At their annual salmon challenge on the McCloud River in August, the Winnemem mimicked the journey of the salmon, swimming in the lower falls and hiking their way to the middle and upper falls for the dips and dives that the salmon used to follow before they were exterminated by the dam. This salmon challenge is a way for the tribe to remind the Native youth of the Chinook, which are considered a beloved relative and were once a vital source of nourishment and spiritual strength to the tribe.
The Shasta Dam and a Long History of Injustice
Chief Sisk's parents lived through the gut-wrenching horrors of the construction of the Shasta Dam and the scarring legacy of the boarding school system, where Native children were forbidden to speak their languages or practice their traditional spirituality. Shasta Dam displaced the tribe and drowned 90 percent of the Winnemem sacred and ceremonial grounds that now lie underwater in Shasta Lake, the largest artificial reservoir in California.
"My father fought for the US during World War II," Sisk said. "He returned from the war to find his homeland under water." The dam, heralded as an engineering feat at the time, was built to provide water to the Central Valley Project to irrigate California's crops, including those in the arid lands of the San Joaquin Valley, far to the south.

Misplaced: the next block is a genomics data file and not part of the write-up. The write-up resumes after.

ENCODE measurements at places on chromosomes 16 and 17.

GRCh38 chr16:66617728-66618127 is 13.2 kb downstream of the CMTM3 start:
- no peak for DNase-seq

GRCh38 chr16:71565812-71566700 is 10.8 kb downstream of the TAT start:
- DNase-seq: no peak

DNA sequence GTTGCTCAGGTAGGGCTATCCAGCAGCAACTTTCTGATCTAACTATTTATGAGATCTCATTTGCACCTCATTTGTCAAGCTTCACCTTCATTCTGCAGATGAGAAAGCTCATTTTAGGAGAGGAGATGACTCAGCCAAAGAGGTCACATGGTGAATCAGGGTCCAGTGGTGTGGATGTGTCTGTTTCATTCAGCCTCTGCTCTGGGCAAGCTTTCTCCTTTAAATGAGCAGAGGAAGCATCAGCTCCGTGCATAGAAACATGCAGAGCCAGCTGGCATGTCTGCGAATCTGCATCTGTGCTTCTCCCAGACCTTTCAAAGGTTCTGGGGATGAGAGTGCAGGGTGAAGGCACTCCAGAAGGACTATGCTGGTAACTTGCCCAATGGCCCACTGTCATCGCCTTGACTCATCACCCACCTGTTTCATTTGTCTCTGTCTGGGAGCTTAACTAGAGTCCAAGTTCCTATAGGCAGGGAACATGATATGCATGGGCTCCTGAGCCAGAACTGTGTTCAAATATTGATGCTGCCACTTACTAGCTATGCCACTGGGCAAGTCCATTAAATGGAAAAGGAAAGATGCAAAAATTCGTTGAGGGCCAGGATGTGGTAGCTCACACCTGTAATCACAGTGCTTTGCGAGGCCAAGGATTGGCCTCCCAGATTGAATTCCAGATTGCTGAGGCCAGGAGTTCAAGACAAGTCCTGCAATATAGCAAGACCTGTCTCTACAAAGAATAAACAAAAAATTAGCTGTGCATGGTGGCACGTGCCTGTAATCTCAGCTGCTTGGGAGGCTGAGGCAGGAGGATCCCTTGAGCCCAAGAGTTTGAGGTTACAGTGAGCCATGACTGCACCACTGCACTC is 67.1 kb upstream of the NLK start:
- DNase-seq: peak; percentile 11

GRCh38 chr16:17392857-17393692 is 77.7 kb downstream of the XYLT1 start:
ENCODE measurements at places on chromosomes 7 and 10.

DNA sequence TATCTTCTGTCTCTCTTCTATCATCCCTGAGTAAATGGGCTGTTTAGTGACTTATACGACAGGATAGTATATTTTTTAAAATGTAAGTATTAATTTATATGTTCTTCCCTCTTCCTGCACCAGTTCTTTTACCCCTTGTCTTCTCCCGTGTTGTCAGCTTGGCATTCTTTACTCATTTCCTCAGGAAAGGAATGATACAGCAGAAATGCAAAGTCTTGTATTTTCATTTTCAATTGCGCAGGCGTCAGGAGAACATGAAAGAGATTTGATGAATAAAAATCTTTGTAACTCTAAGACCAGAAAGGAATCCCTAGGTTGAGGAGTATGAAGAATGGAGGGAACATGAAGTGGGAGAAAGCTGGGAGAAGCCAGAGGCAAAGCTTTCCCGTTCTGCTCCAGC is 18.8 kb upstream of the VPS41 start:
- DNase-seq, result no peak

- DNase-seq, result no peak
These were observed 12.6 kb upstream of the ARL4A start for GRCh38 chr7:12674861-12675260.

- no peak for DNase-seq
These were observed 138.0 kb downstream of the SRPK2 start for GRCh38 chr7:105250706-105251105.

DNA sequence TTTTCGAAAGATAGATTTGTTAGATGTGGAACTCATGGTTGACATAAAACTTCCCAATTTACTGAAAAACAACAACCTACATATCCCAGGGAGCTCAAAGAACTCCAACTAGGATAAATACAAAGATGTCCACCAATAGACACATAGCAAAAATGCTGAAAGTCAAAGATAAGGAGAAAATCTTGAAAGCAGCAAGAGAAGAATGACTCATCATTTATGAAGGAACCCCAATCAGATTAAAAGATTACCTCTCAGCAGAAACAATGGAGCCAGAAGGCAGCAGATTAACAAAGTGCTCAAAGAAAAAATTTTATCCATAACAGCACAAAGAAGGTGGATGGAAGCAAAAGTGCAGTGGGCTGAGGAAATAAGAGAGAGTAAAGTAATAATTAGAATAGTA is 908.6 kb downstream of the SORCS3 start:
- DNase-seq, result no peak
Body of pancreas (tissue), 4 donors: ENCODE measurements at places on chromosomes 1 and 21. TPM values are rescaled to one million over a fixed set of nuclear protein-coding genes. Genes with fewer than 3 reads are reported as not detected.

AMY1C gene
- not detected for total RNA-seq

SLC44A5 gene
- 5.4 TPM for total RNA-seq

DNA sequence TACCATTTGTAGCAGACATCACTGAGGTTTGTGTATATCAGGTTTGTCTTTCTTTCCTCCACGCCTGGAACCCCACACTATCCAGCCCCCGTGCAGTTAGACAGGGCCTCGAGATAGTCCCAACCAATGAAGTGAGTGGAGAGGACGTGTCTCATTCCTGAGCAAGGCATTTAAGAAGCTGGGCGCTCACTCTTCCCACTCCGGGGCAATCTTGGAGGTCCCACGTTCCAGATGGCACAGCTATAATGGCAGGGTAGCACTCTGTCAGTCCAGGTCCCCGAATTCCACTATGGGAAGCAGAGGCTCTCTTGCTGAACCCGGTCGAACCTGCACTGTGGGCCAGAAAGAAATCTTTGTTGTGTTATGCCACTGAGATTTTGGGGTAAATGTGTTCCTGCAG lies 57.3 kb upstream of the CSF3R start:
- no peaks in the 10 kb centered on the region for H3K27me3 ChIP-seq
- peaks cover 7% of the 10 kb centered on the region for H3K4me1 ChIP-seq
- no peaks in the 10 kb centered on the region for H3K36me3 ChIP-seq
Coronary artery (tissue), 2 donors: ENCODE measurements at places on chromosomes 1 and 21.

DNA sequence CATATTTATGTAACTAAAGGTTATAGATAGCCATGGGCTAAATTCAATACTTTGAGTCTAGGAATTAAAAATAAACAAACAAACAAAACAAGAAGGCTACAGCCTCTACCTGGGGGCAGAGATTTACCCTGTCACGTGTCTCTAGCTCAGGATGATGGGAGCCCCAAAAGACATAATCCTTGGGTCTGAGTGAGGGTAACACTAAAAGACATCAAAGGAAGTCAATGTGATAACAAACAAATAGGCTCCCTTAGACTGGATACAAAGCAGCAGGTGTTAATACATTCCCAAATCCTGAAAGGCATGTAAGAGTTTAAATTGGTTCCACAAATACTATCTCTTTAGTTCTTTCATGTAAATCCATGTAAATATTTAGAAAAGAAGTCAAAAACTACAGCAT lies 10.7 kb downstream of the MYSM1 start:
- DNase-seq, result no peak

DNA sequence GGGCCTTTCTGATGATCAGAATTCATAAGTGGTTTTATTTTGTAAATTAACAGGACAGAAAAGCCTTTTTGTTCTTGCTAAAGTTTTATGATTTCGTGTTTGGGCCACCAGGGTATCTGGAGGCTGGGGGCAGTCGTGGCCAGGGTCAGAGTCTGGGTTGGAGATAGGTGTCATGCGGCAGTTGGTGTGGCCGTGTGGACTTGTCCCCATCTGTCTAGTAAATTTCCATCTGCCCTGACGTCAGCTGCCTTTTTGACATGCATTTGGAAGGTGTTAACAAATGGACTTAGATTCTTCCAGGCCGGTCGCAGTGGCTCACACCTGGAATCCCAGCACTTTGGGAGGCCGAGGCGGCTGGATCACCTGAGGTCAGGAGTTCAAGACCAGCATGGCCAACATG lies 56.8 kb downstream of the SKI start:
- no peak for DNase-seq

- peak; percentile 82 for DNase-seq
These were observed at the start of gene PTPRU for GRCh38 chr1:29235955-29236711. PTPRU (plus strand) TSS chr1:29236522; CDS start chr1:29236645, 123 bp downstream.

"For the Winnemem, this dam project is adding insult to injury."
Gary Mulcahy, a Winnemem member, described the construction of the Shasta Dam as inherently unjust: "The government was supposed to pay just compensation for the land, purchase like land for the tribe, and remove all our ancestral graves and put them in a cemetery and hold it in a trust in the name of the tribe or family." But not one of these promises was fulfilled.
"They didn't pay for the land," Mulcahy told Truthout. "They removed 183 graves and didn't name the cemetery after Winnemem Wintu. They called it Shasta Reservoir Indian Cemetery." The Winnemem have suffered greatly for these omissions. "Since the Bureau of Reclamation did not put the cemetery in a trust under our name, we did not receive federal recognition as we didn't have an asset in a trust," Mulcahy said. This lack of federal recognition as a California tribe is yet another reminder of the long history of injustices meted out to the Winnemem and precludes them from protecting their remaining sacred sites in a trust.